When Can Little Stevie Choose Which Parent He Wants to Live With?Marybeth Sampsel
There are plenty of urban myths about divorce laws, but this one generally takes the cake. In Montana, judges in divorce cases never “let” a child decide which parent they want to live with. However, when considering and determining a parenting plan that is in the best interest of the minor child, judges consider a variety of factors, which may include the wishes of the child. See Montana Code Annotated § 40-4-212. Because the wishes of the child are only one of the factors, the judge may not rule the way the child wants if other factors indicate it may not be in their best interests. Imagine a scenario where a child wants to go live with a parent that has no rules and no curfew. Chances are a judge might find that, although the child desires that living situation, a more structured home environment would be in the child’s best interest.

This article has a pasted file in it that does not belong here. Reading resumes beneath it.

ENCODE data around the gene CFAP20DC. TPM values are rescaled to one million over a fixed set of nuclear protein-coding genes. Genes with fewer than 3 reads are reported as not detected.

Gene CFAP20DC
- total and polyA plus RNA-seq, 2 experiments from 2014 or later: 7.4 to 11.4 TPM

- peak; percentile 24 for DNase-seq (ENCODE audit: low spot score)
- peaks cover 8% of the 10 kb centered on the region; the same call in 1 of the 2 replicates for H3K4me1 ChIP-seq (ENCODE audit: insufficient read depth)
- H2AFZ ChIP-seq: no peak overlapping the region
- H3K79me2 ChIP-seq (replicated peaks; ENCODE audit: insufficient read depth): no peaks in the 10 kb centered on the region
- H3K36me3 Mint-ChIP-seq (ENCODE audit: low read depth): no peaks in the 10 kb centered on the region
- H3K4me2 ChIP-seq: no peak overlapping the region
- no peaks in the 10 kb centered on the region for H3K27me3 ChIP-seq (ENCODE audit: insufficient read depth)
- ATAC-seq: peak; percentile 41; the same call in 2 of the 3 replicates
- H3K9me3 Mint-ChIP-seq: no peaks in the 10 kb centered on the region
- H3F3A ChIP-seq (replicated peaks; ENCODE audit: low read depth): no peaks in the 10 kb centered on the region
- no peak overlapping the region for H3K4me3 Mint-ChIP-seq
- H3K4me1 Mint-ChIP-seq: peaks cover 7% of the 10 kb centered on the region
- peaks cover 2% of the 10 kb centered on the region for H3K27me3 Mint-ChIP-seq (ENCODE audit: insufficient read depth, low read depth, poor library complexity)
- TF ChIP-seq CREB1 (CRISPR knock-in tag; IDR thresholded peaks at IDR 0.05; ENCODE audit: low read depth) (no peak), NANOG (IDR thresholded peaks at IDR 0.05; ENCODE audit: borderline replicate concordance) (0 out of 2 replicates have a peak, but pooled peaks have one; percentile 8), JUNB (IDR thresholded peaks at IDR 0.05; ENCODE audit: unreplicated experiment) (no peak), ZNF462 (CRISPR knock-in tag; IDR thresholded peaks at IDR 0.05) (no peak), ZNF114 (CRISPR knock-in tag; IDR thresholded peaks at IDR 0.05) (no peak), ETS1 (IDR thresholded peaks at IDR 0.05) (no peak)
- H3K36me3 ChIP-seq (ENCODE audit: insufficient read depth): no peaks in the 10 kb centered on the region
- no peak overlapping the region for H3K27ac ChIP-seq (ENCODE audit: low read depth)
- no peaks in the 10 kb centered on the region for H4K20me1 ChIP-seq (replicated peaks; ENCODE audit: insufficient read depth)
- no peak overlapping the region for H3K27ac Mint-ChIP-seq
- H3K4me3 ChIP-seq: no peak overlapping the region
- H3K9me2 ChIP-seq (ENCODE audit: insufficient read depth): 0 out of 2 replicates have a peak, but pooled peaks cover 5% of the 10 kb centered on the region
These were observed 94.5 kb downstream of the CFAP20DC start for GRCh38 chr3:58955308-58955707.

Judges despise having children testify in court and they rarely allow it. They are very sensitive to children being pulled between parents in family law cases and forcing a child to “choose” can only complicate things for a child. Instead, a judge might appoint a professional to represent the child’s wishes in court. Examples of professionals used in Montana courts are therapists/counselors, an attorney for the child or a Guardian ad Litem (GAL). If a professional is appointed, they will meet with the child, perhaps even do a sort of investigation, and report their findings to the court. One of the downsides to involving professionals is that it often increases the cost of a divorce, as a therapist, attorney or counselor will need to be paid. Many jurisdictions have investigative services available at little to no cost. For example, in Flathead County, Montana, Family Court Services may be appointed by the court to investigate and report on the parenting situation.